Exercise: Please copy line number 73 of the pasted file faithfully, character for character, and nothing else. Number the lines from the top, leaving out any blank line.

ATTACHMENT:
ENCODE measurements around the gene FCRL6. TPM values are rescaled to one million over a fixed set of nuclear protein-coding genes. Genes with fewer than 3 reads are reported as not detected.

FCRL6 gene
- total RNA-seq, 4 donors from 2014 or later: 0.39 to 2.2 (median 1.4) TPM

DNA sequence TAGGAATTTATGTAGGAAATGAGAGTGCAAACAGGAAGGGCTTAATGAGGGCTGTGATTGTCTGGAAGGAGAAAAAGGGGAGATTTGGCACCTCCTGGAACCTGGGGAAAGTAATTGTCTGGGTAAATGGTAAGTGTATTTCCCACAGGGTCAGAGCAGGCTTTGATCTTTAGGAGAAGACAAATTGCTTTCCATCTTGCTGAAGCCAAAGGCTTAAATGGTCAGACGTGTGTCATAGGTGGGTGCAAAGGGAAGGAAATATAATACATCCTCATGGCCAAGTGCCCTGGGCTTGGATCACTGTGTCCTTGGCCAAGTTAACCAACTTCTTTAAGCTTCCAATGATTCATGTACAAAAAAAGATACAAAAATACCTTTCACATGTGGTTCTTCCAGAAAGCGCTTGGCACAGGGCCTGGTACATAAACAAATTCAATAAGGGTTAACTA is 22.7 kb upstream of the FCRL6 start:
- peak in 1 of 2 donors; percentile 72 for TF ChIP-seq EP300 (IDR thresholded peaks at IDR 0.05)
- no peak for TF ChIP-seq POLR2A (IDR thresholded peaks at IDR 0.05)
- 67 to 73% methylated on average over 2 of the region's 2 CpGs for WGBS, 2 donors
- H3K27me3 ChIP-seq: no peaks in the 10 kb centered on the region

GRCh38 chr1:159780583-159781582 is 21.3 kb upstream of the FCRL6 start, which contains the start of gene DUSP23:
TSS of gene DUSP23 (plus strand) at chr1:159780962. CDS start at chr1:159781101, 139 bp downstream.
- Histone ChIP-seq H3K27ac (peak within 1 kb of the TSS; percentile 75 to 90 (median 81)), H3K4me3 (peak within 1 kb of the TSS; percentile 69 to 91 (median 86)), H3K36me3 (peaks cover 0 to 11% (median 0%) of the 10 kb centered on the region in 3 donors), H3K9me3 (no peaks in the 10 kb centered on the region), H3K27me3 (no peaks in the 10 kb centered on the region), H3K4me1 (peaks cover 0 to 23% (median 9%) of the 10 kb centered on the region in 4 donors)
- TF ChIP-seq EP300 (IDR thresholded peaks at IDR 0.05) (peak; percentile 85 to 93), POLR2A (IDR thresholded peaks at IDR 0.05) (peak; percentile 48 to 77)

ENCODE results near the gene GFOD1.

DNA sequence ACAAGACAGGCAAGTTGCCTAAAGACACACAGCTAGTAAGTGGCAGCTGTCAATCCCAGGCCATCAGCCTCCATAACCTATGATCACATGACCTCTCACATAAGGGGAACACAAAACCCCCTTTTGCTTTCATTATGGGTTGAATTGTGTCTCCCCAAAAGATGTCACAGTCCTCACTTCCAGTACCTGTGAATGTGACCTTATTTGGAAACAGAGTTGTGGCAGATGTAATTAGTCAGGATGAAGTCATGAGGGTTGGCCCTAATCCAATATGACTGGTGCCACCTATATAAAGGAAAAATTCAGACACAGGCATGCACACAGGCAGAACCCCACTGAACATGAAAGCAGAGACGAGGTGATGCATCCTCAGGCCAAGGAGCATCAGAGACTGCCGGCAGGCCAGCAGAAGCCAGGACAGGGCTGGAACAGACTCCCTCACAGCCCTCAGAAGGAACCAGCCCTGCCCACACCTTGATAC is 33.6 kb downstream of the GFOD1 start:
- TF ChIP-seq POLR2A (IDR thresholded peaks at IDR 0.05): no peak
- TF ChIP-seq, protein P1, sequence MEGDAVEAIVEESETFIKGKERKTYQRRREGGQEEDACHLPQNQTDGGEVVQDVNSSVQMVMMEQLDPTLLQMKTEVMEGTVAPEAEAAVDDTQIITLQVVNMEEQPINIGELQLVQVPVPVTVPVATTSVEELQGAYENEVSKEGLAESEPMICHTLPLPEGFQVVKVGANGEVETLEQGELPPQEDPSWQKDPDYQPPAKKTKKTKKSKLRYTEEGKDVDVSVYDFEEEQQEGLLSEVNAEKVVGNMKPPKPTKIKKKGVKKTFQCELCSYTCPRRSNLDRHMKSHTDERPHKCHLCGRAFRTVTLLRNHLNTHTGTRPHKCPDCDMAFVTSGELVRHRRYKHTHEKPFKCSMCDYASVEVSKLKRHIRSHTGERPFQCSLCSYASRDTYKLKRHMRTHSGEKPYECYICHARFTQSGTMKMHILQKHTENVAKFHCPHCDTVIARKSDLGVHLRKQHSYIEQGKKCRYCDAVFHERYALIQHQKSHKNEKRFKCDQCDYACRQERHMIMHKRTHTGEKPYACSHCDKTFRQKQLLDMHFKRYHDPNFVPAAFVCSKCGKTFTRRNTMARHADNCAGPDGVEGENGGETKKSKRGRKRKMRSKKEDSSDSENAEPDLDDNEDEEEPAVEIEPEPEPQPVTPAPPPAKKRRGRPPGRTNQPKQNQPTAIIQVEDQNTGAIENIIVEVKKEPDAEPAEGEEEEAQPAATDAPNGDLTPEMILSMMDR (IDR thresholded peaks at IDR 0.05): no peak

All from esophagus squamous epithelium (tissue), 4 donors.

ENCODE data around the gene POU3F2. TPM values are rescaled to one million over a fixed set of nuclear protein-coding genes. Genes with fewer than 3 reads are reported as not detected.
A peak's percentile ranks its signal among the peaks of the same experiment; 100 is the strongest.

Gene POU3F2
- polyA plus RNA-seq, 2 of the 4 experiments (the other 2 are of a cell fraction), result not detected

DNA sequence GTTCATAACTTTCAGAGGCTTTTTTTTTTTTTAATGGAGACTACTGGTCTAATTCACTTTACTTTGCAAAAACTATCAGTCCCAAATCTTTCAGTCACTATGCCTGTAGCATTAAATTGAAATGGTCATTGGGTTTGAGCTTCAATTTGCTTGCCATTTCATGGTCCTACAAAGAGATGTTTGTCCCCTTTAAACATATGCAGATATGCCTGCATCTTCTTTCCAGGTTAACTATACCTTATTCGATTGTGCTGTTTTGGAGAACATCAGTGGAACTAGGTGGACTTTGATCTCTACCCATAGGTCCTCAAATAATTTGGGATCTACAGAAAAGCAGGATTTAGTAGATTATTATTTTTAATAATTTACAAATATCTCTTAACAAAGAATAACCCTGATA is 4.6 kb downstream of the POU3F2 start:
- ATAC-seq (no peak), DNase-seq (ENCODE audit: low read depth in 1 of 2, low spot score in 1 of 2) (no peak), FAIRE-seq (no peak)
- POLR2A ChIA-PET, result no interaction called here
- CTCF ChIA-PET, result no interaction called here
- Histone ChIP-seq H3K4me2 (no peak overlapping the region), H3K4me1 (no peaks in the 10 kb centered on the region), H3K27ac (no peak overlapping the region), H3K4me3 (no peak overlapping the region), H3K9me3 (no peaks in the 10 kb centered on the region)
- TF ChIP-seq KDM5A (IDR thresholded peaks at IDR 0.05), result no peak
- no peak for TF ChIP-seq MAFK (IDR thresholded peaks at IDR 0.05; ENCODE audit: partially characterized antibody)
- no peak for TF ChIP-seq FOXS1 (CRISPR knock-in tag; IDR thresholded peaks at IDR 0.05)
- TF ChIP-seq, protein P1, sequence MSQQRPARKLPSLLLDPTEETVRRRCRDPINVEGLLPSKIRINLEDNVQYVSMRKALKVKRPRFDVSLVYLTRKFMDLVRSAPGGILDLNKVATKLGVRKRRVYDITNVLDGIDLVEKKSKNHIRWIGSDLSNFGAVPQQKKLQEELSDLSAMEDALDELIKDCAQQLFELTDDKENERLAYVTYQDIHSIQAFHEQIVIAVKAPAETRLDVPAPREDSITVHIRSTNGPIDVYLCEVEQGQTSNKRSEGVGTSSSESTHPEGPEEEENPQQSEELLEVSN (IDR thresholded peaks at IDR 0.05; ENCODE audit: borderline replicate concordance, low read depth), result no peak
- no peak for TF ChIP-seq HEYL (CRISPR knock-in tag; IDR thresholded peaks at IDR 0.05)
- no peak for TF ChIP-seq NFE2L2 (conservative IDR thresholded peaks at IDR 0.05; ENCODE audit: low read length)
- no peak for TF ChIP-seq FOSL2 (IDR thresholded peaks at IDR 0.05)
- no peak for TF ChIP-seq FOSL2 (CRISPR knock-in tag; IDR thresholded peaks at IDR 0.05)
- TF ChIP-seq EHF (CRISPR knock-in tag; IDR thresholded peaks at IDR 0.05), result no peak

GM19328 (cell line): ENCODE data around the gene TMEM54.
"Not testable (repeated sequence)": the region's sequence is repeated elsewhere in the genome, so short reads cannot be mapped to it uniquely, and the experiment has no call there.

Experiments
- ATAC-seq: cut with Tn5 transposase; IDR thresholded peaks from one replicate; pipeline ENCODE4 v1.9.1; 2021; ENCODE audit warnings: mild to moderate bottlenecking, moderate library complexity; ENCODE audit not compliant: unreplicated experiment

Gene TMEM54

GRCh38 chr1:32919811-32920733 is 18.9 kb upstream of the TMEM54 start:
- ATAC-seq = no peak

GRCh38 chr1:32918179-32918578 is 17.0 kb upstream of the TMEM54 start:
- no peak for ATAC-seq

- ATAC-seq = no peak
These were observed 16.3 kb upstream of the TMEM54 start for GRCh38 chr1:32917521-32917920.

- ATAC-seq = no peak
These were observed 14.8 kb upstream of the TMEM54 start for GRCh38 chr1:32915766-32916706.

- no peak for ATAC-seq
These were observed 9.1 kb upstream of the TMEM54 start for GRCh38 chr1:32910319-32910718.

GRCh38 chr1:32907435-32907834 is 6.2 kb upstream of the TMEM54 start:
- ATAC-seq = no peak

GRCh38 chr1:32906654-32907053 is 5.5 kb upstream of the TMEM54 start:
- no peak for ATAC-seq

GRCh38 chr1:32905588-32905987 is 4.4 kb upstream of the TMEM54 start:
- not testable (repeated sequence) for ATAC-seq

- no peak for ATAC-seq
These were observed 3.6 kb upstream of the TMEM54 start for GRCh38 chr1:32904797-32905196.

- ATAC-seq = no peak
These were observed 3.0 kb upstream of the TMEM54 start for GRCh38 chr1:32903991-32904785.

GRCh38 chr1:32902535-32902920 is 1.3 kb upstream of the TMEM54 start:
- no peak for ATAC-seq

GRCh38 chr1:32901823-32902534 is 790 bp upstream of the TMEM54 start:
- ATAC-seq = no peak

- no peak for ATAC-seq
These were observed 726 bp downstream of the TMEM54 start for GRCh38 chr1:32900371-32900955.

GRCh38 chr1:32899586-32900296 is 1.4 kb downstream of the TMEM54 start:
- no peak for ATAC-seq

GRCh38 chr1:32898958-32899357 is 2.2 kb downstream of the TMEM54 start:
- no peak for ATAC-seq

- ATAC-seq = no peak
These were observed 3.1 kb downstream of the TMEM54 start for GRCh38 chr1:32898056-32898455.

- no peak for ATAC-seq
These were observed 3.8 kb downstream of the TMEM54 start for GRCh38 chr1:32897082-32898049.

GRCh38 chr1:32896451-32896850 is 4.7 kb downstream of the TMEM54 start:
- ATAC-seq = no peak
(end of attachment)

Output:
- no peak for ATAC-seq